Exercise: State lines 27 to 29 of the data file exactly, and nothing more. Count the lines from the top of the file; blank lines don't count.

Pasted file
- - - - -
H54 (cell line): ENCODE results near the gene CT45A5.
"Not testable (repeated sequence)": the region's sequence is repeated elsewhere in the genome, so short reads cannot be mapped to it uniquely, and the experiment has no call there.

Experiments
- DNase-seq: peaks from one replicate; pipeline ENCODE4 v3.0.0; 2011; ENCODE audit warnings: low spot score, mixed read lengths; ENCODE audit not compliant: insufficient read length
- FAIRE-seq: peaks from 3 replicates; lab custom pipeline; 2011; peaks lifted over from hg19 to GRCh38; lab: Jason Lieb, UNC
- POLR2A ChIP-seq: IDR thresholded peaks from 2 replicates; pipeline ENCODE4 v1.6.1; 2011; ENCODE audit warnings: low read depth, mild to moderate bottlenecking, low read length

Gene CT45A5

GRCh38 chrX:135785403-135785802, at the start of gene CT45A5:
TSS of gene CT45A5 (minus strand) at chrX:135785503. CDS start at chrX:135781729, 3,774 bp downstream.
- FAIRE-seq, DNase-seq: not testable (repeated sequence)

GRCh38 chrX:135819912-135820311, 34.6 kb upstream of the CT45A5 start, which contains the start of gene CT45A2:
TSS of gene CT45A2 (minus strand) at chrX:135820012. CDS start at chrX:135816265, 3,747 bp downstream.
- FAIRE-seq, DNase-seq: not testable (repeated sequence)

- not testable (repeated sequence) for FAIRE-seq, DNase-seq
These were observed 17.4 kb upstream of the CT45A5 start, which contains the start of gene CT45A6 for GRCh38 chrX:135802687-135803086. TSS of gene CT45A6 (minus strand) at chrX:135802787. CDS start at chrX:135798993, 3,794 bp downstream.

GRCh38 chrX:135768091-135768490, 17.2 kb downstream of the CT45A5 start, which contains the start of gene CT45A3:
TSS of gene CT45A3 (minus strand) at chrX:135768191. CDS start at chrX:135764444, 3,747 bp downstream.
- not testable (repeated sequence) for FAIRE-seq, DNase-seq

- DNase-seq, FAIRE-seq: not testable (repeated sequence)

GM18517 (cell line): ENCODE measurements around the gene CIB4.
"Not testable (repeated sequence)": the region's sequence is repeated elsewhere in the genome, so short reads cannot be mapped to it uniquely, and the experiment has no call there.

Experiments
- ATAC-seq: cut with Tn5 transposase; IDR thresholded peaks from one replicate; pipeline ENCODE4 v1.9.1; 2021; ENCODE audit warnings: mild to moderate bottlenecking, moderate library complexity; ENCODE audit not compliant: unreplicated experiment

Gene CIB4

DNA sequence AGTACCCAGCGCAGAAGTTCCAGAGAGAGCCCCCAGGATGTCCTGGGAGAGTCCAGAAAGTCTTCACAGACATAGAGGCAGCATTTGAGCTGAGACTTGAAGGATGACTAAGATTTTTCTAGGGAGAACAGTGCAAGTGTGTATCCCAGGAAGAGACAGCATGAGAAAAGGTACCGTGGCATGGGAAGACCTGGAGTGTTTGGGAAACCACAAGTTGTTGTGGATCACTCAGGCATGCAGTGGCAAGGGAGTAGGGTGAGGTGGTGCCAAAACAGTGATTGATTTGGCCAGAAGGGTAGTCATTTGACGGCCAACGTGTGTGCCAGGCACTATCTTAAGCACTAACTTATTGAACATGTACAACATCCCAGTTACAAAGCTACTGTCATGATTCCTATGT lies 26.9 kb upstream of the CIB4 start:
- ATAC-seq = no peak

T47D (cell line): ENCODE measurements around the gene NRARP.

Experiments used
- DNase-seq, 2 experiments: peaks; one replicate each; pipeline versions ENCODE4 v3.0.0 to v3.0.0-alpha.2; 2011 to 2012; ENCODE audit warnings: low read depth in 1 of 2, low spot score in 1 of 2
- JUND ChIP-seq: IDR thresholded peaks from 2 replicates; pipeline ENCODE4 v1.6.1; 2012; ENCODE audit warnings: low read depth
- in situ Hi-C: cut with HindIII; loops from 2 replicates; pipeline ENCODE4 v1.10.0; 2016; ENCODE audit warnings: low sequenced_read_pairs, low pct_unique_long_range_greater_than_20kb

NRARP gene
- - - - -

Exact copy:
T47D (cell line): ENCODE measurements around the gene NRARP.

Experiments used
- DNase-seq, 2 experiments: peaks; one replicate each; pipeline versions ENCODE4 v3.0.0 to v3.0.0-alpha.2; 2011 to 2012; ENCODE audit warnings: low read depth in 1 of 2, low spot score in 1 of 2